- Process a difficult situation
- Lessen the severity of the situation
- Remove negative emotions
- Provide a sense of catharsis
In addition to the effects crying has on the victim (known as intra-personal effects), there are also inter-personal effects that crying has. These can include:
- Alerting another person you need comfort
- Alerting them you need to be cared for (such as babies)
- Create a sense of protectiveness
What about if you cry for even the slightest reprimand from your mother?
Maybe it’s because she told you to clean your room, or put your clothes away, or even shower?
Crying spells can be a sign of depression, and this should be taken very seriously.
If you find yourself falling into a depressive spiral after even the slightest argument, it’s important to reach out for help.
Many times, crying can accompany other symptoms of depression, including:
- Feelings of worthlessness
- Feeling like a burden
- Generally feeling down
- Feeling suicidal
These are very serious symptoms that you should seek help to treat. You can call a mental health professional or contact the local authorities if you are having serious thoughts of suicide.
Finally, other studies have shown that people with post-traumatic stress disorder, a type of anxiety disorder, causes people to have difficulty regulating their emotions.
For some people, this might appear like bottling up their emotions. For others, it can lead to crying fits at even the most minor inconvenience.
No relationship is perfect between children and parents. Even the calmest parents will eventually lose their cool, leading to arguments between parent and child.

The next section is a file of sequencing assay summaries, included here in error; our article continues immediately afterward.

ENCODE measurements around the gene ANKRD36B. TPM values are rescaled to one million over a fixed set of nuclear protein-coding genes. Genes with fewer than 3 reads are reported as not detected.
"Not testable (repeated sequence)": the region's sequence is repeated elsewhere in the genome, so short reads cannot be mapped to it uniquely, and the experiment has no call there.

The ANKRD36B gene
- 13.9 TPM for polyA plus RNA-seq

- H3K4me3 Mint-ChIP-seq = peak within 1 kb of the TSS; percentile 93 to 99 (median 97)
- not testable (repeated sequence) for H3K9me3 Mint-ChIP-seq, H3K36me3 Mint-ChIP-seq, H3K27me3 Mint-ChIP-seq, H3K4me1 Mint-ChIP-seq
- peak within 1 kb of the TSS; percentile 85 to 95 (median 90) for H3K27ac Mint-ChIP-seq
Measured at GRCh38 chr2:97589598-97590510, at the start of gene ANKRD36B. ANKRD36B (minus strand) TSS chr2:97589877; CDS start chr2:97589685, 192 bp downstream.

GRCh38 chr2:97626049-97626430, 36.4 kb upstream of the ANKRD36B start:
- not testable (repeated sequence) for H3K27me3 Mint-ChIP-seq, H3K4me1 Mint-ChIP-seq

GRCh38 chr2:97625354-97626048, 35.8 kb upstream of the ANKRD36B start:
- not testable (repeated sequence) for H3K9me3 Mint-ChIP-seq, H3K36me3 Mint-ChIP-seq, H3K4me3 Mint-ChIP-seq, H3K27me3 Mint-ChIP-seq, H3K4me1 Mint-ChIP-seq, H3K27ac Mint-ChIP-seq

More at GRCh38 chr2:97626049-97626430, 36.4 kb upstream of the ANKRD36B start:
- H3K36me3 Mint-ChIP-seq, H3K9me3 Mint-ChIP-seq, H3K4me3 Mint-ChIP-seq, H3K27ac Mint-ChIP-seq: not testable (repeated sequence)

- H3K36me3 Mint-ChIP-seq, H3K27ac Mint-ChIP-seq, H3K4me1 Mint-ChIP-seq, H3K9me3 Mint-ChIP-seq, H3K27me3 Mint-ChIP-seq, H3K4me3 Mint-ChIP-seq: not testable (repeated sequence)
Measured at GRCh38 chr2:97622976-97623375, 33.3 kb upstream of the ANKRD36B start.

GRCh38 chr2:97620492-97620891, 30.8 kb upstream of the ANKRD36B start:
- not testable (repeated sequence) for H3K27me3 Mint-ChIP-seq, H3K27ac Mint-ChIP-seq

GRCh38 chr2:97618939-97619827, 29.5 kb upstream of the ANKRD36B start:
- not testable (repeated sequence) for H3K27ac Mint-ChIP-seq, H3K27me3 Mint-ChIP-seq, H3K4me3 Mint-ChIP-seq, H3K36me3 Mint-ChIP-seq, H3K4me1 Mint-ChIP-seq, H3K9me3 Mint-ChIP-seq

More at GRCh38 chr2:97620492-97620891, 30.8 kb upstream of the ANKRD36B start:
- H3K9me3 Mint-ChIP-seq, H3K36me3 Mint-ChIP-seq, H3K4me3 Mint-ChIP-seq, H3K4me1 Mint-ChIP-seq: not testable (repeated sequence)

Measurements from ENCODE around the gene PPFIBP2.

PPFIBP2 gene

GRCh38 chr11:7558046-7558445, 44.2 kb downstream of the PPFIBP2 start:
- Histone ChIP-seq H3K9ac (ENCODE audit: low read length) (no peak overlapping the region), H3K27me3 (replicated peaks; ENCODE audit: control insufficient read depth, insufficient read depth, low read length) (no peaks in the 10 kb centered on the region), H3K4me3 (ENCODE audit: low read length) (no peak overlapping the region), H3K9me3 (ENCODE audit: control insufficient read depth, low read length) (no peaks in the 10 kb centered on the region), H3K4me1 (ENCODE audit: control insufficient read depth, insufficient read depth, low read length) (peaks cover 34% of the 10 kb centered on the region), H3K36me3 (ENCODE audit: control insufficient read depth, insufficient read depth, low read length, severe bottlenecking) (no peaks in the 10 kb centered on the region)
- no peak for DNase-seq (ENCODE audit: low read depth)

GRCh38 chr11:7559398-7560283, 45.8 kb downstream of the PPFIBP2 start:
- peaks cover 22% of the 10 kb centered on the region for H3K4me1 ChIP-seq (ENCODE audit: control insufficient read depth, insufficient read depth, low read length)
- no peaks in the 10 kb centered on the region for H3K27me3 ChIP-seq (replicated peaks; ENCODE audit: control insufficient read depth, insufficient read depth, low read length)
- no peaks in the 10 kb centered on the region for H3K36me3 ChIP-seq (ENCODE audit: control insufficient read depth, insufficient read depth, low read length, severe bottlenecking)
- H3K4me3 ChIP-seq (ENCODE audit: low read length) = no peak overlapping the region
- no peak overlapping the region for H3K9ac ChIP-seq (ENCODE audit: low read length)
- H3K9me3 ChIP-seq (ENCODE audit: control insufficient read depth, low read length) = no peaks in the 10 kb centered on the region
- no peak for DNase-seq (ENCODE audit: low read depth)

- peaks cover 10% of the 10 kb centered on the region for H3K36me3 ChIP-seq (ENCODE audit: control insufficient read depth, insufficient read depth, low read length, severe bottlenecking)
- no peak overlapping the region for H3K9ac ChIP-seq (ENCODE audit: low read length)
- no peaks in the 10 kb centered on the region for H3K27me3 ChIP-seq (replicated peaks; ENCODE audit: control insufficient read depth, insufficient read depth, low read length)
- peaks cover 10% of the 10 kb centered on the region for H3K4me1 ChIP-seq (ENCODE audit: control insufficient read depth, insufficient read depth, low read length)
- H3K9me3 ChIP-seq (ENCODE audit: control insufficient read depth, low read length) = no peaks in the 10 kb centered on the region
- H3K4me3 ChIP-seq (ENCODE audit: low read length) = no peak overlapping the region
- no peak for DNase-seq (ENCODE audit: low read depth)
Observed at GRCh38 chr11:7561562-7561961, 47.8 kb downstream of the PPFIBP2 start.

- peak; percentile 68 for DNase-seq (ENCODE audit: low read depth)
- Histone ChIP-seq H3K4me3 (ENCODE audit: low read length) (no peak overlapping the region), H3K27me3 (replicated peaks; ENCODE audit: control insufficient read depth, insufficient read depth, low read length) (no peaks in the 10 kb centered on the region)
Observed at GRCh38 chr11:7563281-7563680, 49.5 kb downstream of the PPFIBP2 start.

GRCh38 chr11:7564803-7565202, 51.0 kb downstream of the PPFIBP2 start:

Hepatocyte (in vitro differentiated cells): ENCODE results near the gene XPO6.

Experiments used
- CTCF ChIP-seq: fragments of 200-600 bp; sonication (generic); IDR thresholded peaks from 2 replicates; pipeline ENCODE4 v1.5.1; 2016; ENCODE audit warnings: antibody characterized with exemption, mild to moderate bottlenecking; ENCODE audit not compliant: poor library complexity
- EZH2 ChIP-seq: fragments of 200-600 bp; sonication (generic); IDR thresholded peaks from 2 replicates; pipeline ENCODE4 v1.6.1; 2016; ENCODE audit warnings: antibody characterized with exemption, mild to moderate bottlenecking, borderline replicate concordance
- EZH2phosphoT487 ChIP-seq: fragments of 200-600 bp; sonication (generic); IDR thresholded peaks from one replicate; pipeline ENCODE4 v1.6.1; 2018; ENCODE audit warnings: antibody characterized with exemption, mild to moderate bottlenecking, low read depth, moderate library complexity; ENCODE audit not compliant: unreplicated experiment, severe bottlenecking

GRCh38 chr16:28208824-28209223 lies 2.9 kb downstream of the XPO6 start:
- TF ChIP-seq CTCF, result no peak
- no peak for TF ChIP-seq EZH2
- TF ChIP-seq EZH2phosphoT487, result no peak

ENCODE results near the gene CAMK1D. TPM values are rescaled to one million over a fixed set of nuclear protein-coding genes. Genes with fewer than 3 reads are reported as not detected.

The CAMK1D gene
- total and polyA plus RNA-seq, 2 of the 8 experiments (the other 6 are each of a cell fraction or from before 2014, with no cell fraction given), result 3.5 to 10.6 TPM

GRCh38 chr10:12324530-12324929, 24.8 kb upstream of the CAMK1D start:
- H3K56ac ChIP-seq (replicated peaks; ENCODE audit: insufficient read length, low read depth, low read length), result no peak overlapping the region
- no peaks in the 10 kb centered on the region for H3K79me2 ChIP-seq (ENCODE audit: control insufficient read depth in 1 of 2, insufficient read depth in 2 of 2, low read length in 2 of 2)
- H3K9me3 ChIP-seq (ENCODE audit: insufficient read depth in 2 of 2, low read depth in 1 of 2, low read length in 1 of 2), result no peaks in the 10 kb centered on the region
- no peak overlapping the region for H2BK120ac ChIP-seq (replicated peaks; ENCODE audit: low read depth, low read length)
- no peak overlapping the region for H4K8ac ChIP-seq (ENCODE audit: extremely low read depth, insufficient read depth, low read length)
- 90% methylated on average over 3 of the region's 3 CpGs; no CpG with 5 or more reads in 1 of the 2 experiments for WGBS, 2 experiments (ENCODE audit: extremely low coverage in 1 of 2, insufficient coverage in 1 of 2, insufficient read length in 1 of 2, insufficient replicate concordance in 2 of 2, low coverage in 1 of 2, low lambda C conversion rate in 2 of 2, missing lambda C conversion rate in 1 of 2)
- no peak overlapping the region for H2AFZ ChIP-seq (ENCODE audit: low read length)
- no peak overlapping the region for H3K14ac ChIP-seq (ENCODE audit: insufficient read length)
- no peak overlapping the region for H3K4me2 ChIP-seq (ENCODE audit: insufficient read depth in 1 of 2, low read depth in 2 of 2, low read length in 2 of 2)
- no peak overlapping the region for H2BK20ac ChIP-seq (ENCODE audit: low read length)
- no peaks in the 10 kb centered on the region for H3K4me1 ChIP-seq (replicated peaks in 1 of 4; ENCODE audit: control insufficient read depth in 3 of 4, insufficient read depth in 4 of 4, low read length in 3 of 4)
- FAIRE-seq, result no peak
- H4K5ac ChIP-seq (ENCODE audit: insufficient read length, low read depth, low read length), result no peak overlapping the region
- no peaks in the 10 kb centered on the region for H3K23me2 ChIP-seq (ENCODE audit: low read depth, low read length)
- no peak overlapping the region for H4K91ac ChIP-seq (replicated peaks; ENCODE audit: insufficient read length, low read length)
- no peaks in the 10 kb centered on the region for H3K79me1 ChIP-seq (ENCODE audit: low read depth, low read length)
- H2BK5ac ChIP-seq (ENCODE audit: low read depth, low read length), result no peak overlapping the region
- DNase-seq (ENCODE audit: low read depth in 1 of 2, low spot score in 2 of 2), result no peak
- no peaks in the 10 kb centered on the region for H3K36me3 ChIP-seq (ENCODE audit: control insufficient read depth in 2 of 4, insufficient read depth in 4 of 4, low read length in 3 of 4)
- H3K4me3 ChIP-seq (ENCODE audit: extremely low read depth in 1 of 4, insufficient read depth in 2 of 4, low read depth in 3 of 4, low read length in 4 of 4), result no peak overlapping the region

However, if you feel that arguments between you and your mom or dad are far too frequent, it’s best to get professional help from a counselor.
Crying could indicate there are much deeper feelings involved besides being upset for being yelled at.
If you cry and have bottled-up emotions, aren’t able to express yourself in front of your parents, or seem to be experiencing fights with your parents most of the time, then it could indicate you need help from a family counselor.
A family counselor can help provide family counseling sessions that tackle the root of issues between your family and yourself.
They can do this through counseling sessions individually or with your family.
They can also help you understand where your emotions are coming from, and why your crying spells continue to pose an issue.
At the end of the day, crying because your parent yells at you is a normal response.
If you’re feeling guilty because of being caught doing something, it’s natural to cry if you’re feeling sorry or if you feel like creating feelings of empathy.
Other times, crying can be a sign that you want your parent to understand your emotions and want to alert them that you need protection.
If you want your parent to stop yelling at you, crying could make it easier.
However, crying is a unique experience that creates different emotions in everyone.
Some people might find the experience cathartic and can use their crying sessions to help them regulate their emotions.
On the other end of the spectrum, people can begin to cry at the slightest discomfort due to issues with regulating emotions.
If you feel your crying sessions help you after being yelled at by mom, and you feel your relationship is otherwise healthy, then this is a healthy response that does more good than harm.